I received this email from the very helpful folks at the Electoral Commission today: . . .

Cameron Slater @ Whale Oil – Irony: the Internet Party doesn’t understand the internet:

Regan Cunliffe reports

“Yesterday afternoon, the Internet Party posted the following tweet: . . .”

Brain Rudman @ NZ Herald: Real cost of Dotcom alliance remains to be seen:

When eccentric millionaires hijack the political landscape as their own private playground, mere mortals should be very afraid. Even veteran leftie Sue Bradford, who loudly denounced the latest game and refused to have any part in it, has been shamelessly used by conservative oddball Colin Craig. . . .

Beehive

NZ to invest $5 million to rebuild Tongan schools:

Prime Minister John Key has today announced New Zealand will contribute $5 million to rebuilding schools in Tonga’s Ha’apai islands following the devastating Cyclone Ian earlier this year. . .

NZ to contribute to the upgrade of Teufaiva Stadium:

Prime Minister John Key has today announced New Zealand will contribute around $2 million towards upgrading Tonga’s national stadium in Nuku’alofa ahead of the 2019 Pacific Games. . .

NZ to invest $1 million into Samoa’s tourism sector:

Prime Minister John Key has today announced New Zealand will invest $1 million to help boost Samoa’s tourism sector. . . .

$359m boost for student achievement moves forward:

Education Minister Hekia Parata has welcomed advice from sector leaders on the Government’s $359 million initiative to raise student achievement, saying it maintains momentum and strengthens the path forward.

Ms Parata has released a Working Group report that provides support and advice on the Investing in Educational Success initiative announced by the Prime Minister in January. . . .

Christchurch housing rebuild momentum grows:

Housing Minister Dr Nick Smith today visited the site of a new Housing New Zealand development in central Christchurch, saying the progress on the 12 new two-bedroom apartments illustrate the momentum underway to fix and replace the city’s damaged housing stock. . .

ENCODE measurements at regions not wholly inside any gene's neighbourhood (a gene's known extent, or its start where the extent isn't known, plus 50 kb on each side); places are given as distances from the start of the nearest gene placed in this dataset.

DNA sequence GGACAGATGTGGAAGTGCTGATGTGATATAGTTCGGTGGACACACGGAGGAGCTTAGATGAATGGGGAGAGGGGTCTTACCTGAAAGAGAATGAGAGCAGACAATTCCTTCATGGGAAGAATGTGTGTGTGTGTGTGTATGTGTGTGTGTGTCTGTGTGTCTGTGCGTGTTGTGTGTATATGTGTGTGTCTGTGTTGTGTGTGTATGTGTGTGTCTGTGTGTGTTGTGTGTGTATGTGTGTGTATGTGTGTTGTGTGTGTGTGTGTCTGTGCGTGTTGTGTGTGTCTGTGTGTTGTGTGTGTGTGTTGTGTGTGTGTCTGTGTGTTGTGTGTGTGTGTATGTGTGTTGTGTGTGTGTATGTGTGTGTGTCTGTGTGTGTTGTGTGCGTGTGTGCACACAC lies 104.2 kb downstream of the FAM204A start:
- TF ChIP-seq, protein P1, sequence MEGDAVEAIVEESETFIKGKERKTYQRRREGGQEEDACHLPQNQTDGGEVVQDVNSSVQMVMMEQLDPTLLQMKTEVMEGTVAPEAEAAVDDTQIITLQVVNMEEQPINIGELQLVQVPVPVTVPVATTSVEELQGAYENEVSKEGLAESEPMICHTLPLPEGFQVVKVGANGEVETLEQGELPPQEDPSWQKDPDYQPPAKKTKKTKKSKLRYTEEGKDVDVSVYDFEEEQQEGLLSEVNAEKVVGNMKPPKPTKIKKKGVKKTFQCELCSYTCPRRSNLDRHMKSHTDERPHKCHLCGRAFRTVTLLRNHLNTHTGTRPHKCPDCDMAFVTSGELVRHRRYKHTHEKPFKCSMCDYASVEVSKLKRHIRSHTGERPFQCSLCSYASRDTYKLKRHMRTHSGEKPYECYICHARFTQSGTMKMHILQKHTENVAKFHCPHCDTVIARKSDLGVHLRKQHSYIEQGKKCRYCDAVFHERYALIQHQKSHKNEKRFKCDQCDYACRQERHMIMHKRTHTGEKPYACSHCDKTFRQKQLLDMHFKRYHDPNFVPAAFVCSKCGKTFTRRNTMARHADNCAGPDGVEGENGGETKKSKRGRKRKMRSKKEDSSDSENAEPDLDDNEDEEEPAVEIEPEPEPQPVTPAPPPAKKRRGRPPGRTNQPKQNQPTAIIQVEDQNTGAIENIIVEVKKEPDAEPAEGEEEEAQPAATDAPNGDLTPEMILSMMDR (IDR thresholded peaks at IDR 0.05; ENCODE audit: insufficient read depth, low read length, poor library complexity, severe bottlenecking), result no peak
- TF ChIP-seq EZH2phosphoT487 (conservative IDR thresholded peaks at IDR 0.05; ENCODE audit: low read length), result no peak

Minister opens new Police National Command Centre:

Police Minister Anne Tolley has officially opened a new National Command and Coordination Centre in Wellington, which will use the latest technology to tackle and prevent crime and to keep New Zealanders safe. . .

Four young New Zealanders chosen for Bastille Day commemorations:

Minister for Arts, Culture and Heritage Christopher Finlayson announced today the four young French-speaking New Zealanders who have been selected to represent New Zealand at the Bastille Day military parade in Paris on 14 July. . . .

Coat Tail law:

Cameron Slater @ Whale Oil – Why wait? Cunliffe says ending coat-tailing a priority for his first 100 days:

David Cunliffe is grandstanding over coat-tailing and brilliantly painting himself into a corner.

Instead he is now saying that ending coat-tailing is a priority for his first 100 days in office…but in order to get into office he may have to rely on coat-tailing parties. . .

David Farrar @ Kiwiblog – :

In Firstline this morning David Cunliffe said that will amend the within 100 days of office, to remove the one seat electorate threshold in .

This is absolutely appalling. A Government that will ram through major electoral law changes under , probably with no select committee hearings, and without consensus, is dangerous. Labour have form for this. . . .

Inventory2 @ Keeping Stock – Has Labour learned nothing from the Electoral Finance Bill debacle? :

Those who have been hanging around Keeping Stock for a long time will know our history. The blog was started due to our anger at Labour’s insidious Electoral Finance Bill, rammed through Parliament in the last sitting days of 2007. It was bad legislation, and the process was even worse. . . .